Mountain Mint – Pollinators’ Delight
Pycnanthemum or Mountain Mint is a perennial genus that is an absolute favorite plant for a wide range of pollinating insects. While their blooms are smallish and not showy, they are numerous, open over a long period of time and provide plenty of nectar. Visitors to Mountain Mint include bumblebees, honeybees, solitary wasps, tachinid flies, syrphid flies, beetles and butterflies. A Pycnanthemum in bloom is in constant motion with the hordes of visiting insects.
All Pycnanthemum species are North American natives. Their leaves have a wonderful mint fragrance and may be used in teas. Their strongly aromatic foliage is not bothered by deer or rabbits. Due to their rhizomatous habit, they make great plants for erosion control, but plant in a buried container if you wish to limit the spread.
There are many species in this genus. We carry 4 of them: Pycnanthemum flexuosum, P. muticum, P. tenuifolium, and P. virginianum. These species vary in their native range, leaf size and shape, bloom time, and natural habitat, but all are easy to grow.
Pycnanthemum flexuosum, also known as Appalachian Mountain Mint, has the smallest range of these, from Virginia to Mississippi. It is naturally found on wet sites, such as swamps, bogs, bottomland forests and pine barrens. It is prettiest planted in full sun and moist to wet soil, but it will tolerate drier soil and drought. Pycnanthemum flexuosum has oval, toothed opposite leaves on square stems that are covered with fine white hairs. The leaves may take on a reddish or purple cast in cool weather. Plants are upright, 2-3’ tall, and produce dense cymes of fuzzy white to pale lavender blooms in late summer to early fall. Its rhizomatous spread is slower than some of the other Mountain Mints.
Pycnanthemum muticum, also known as Clustered Mountain Mint, has a larger native range from Texas to Michigan, east to Maine and south to Georgia. It is naturally found in bogs, savannas, and other low areas, as well as mountain ridges and balds. Pycnanthemum muticum prefers a sunny, wet to moist, well-drained site, but will tolerate part shade, clay soil, heat and drought. Clustered Mountain Mint is a 2’-3’ tall, upright plant with silvery green, oval leaves that have sharp tips. Its bloom clusters consist of tiny white to lavender flowers that have a silvery cast. The individual blooms open gradually over a period of six to eight weeks in late summer to early fall. A 2013 study at Penn State Extension Service showed that it is the most popular pollinator species, being visited by at least 78 insects in a few minutes time. It is a relatively quick spreader with shallow rhizomes that may travel across the soil surface as well as below.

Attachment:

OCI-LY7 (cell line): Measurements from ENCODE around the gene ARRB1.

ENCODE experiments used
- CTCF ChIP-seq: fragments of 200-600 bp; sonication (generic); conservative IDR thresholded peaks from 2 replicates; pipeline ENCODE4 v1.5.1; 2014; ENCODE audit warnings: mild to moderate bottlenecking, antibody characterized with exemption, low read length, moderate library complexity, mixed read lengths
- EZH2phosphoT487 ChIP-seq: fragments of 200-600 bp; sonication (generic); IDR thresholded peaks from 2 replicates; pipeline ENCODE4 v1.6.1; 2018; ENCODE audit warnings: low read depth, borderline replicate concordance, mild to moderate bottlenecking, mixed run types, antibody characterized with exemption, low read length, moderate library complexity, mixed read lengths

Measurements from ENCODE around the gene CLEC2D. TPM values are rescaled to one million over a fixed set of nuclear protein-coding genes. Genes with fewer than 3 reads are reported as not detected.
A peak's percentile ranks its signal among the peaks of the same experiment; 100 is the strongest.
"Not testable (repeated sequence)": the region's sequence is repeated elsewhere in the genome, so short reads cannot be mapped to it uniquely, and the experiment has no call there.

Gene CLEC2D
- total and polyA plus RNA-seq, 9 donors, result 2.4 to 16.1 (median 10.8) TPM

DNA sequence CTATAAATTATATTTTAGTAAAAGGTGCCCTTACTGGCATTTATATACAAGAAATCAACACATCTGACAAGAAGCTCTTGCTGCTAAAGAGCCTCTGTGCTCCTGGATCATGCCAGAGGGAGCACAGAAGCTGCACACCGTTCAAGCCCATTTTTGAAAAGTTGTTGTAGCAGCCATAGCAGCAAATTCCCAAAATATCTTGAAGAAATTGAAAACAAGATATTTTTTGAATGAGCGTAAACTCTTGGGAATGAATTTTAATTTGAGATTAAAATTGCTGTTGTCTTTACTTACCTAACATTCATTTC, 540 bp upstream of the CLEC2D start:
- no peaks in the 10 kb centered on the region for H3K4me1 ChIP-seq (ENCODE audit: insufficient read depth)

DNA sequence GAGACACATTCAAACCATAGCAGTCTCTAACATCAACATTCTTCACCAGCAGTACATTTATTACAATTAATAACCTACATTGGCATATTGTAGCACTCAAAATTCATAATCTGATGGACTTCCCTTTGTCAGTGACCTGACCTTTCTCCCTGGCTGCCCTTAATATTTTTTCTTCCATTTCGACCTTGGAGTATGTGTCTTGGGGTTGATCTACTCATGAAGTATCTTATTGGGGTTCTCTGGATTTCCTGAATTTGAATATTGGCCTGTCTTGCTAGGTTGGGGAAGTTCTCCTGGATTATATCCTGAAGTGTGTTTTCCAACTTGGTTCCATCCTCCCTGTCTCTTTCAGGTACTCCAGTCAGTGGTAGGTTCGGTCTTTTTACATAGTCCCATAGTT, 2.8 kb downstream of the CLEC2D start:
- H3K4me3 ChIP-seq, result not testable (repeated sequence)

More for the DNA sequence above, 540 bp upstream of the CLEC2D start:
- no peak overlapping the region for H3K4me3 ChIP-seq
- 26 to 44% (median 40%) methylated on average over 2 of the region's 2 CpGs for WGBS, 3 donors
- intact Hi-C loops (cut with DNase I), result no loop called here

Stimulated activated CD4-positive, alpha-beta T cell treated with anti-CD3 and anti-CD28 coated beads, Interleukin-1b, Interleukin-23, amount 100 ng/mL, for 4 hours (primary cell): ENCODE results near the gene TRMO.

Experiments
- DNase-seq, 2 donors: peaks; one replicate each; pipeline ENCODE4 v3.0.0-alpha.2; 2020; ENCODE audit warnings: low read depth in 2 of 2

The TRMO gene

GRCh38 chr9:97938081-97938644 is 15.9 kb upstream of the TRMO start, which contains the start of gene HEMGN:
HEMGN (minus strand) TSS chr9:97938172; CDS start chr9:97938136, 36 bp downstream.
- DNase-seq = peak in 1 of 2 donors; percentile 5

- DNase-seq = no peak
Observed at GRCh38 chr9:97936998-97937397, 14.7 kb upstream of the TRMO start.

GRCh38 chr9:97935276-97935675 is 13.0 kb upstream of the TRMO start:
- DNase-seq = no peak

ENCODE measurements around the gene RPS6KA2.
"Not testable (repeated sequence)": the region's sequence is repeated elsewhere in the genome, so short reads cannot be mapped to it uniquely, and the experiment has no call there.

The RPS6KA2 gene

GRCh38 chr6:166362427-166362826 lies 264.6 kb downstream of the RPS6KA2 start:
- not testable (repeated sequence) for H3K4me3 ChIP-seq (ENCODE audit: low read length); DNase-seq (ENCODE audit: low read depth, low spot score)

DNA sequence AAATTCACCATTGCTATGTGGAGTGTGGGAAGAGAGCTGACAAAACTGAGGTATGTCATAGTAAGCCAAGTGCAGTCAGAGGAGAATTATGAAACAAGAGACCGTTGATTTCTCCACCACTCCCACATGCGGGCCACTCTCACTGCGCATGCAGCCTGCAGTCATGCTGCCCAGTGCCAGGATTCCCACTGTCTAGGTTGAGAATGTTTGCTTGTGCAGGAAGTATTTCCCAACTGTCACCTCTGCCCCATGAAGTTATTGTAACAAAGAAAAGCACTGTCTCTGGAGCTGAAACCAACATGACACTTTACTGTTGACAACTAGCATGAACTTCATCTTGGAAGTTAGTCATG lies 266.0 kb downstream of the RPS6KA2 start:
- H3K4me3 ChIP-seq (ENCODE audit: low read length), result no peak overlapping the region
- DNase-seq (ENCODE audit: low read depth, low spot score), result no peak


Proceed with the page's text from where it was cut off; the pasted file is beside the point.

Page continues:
Pycnanthemum tenuifolium, also known as Narrowleaf (or Slender) Mountain Mint, has the widest natural range, found from Texas to Nebraska, northeastward into Canada and southeast to Florida. It is endemic to dry, open woods, dry prairies and fields as well as along roadsides, streams and in wet thickets. It prefers full sun to part shade and, unlike most Mountain Mint, dry to medium moist soils. Pycnanthemum tenuifolium has very fine, almost needle-like leaves on hairless, erect, branched stems that are 2’-3’ tall. Its white flowers with two purple spots are produced in terminal clusters and open over an extended period, from middle summer into early fall, slightly earlier than P. muticum. Like the other Mountain Mints, it spreads via rhizomes to form attractive colonies.
Pycnanthemum virginianum, also called Virginia or American Mountain Mint, is found from North Dakota south to Oklahoma and Mississippi, and northeastward into Maine and Canada. In the wild plants are typically found in the moist soil of meadows, swamps, stream sides, and pond edges. It prefers full sun to part shade and moist to wet soil, but it is tolerant of drier soils and drought. Pycnanthemum virginianum grows 2’-3’ tall and has narrow, toothless leaves on multi-branched plants. The terminal clusters of small white blooms are produced in abundance and gradually open from middle to late summer or early fall.
Any of these Mountain Mints is worthy of a spot in your garden. Pair them with other natives, such as Bee Balm, Gay Feather, Switch Grass, Little Bluestem, Goldenrod or Black-Eyed Susan for a natural planting. Or, tuck one into a container on your deck or patio or in the corner of your vegetable garden to attract pollinating insects to increase your yields.